Wave of Trojan Attacks Swamp over Android Devices

In recent months a wave of attacks has hit the Android platform and attackers have cranked up production of Trojans and malwares to target Android devices. The recent discovery of several malicious apps available in the Android Market indicates the drawback of it openness and poor monitoring of apps distribution.

According to Vanja Svajcer, Principal Virus Researcher at SophosLabs.

The openness of the platform and the availability of alternative application markets makes Android-based devices more difficult to secure. The whole situation reminds me of Windows some years ago. One keeps wondering if history is repeating again?

Based on the analysis from Lookout, provider of antimalware apps for Android, Blackberry and Windows Mobile handsets, there are malwares that are hidden in legitimate apps by attackers and distributed after repackaging. Once installed, the malware injected apps exploit known vulnerabilities to gain root access to a phone’s most sensitive functions. According to Kevin Mahaffey, CTO and co-founder of Lookout.

The really nasty thing about root exploits is that once you’re root you can do things that disable the remote removal tool.

F-Secure reported that an attacker altered a harmless app that displays pictures of bikini-clad babes into a tool that transparently establishes a rudimentary mobile botnet. On receiving a call the malware transfers the phone’s IMSI, IMEI, SDK Version and information regarding any packages installed to a remote server.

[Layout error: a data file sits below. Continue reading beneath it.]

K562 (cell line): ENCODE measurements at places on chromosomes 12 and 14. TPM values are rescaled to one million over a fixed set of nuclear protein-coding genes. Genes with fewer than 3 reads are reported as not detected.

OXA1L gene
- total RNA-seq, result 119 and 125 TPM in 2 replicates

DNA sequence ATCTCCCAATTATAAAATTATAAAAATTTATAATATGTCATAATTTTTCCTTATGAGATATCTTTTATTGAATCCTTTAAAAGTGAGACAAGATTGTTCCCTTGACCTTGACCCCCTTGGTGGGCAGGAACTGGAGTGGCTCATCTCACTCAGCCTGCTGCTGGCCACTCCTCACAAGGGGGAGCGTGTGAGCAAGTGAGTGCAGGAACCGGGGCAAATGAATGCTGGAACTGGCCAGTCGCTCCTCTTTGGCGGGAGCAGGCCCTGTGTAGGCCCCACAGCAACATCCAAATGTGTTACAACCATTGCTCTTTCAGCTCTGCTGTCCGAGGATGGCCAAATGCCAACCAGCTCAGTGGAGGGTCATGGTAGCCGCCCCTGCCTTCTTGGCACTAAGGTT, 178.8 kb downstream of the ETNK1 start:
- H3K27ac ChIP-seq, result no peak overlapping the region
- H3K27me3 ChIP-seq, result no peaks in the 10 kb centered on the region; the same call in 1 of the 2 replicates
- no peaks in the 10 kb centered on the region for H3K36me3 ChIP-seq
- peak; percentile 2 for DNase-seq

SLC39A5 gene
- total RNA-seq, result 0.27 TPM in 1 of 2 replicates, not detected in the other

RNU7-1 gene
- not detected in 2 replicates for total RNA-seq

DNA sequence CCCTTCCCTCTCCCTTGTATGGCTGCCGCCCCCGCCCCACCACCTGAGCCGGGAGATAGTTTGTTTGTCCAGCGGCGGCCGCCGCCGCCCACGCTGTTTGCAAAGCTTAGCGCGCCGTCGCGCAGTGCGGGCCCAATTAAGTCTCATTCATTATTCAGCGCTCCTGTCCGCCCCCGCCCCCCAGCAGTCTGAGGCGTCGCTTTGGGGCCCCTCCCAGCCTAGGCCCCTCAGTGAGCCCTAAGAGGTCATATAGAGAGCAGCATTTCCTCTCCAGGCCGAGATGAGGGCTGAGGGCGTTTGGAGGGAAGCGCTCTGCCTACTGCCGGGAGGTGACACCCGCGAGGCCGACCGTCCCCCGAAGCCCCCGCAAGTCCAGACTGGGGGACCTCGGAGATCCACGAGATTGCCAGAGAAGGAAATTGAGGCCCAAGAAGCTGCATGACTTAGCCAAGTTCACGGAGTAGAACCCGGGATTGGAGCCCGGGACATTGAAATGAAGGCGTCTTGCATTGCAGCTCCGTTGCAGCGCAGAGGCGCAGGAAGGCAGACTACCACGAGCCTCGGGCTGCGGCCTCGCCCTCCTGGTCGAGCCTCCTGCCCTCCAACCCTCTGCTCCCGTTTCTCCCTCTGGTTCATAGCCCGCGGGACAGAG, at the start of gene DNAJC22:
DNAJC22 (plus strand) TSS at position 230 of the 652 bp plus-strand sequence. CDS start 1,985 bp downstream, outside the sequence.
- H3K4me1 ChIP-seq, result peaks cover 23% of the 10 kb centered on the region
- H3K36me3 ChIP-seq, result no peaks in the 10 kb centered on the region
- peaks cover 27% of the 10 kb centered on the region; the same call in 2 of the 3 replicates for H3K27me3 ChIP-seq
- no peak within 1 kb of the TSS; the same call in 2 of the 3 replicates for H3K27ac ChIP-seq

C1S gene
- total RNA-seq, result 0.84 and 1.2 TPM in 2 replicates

AVG also discovered around 25 Android apps that went rogue over the weekend.  The apps were found to contain a variant of the DroidDream Trojan. AVG told that despite Google’s effort to eliminate the rogue apps, they keep reappearing. AVG has teamed up with Google’s Android security team to deal with the fresh threats. According to AVG’s estimates a combined total of 15,000 mobile phones have been affected by the DroidDream outbreak.

According to a recent security analysis by Kaspersky Labs, most of the similar security issues long prevalent on Windows are reappearing on Android. This is making the platform a paradise for attackers. Security problems are also caused by outdated software running on large amount of Android devices, harboring unpatched vulnerabilities. Kaspersky analyst Yury Namestnikov said.

As with Windows, the most infected computers are those on which users have administrator privileges, the greatest risk of infection is faced by those Android systems which have been jailbroken. Mobile malware communicates with its owners using a method that is widely employed by Windows malware – via command-and-control centers, which will ultimately lead to the emergence of mobile botnets.

A recent McAfee study has a similar assessment as it terms Android as the second most popular environment for mobile malware behind Symbian OS during the first quarter of 2011. It is high time that Google strictly monitors the distribution of apps for its Android Platform before Google’s kill switch can itself be killed.